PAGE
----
The fact his sacking became official a year to the day after he had delivered the Premier League title and seen City crowned as Champions of England for the first time in 44 years made it all the more painful.
The timing of the announcement was manna from heaven for the anti-City biased national media, already busy lapping up City’s shock 1-0 Cup Final defeat and revelling in what they saw as Manchester United’s rightful restoration to the top of the English game.
What has subsequently emerged is that Mancini had, to coin the football vernacular, ‘lost the dressing room’ with what appears to be a lamentable lack of man-management. Forever revered for his achievements by City’s fans it was, nonetheless, completely hopeless to believe he could continue to lead City onto bigger prizes and even better times. Roberto had rediscovered the glory days for City, but hadn’t a hope in hell of sustaining them.
Manuel Luis Pellegrini Ripamonti, statesman-like, distinguished in appearance and diplomatic in his manner, was always the hot favourite to swap Malaga for Manchester and had been for months beforehand.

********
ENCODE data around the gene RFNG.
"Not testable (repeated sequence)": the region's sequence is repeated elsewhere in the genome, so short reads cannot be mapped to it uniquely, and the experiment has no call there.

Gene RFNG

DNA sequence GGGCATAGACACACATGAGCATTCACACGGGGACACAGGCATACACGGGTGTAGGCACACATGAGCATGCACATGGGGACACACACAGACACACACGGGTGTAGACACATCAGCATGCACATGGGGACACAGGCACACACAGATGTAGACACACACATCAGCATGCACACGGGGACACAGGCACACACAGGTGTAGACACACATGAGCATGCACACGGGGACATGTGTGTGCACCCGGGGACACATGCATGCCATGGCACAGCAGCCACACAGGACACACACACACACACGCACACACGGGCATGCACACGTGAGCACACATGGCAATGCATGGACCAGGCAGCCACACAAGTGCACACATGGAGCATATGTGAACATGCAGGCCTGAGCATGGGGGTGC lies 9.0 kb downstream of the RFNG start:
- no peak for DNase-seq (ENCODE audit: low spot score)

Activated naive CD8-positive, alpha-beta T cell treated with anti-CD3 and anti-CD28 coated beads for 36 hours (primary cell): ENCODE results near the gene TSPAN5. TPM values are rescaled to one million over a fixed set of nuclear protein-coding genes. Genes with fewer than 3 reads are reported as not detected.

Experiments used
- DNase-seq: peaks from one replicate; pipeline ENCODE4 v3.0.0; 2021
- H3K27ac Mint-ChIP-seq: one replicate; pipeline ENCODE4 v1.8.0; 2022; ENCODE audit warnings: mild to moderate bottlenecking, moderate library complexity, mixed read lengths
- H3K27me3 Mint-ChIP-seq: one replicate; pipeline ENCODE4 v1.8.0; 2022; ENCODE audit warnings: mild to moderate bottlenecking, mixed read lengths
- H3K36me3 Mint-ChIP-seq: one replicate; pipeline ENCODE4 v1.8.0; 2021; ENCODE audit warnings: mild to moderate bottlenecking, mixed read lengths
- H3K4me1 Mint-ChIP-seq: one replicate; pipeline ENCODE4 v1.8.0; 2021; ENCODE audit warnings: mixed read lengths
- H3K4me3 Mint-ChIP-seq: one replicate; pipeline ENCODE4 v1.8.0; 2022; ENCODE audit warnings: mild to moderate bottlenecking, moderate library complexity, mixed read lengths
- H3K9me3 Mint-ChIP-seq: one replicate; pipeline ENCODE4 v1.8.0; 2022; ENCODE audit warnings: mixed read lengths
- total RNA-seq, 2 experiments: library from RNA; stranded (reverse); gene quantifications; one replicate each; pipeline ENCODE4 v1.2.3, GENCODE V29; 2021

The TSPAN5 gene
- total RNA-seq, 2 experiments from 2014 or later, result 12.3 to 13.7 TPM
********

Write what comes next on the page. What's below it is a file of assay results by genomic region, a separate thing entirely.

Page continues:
When Pep Guardiola opted to end his sabbatical and pledge his future to Bayern Munich, Pellegrini was the only viable candidate who ticked all the boxes in the eyes of City’s ex-Barcelona executives, CEO Ferran Soriano and Sporting Director, Txiki Begiristain.
Mourinho was never on the radar, much less the Glaswegian Gargoyle Moyes, who subsequently accepted Mission Impossible, following Fergie after Sir Baconface called time on his 26-years at The Swamp.
Ironic then that the media were quick to malign Pellegrini for not winning trophies during his time in La Liga with Villarreal, Real Madrid and Malaga, and yet lauded Moyes, who of course was a winner – courtesy of the 1999 Second Division title with Preston North End.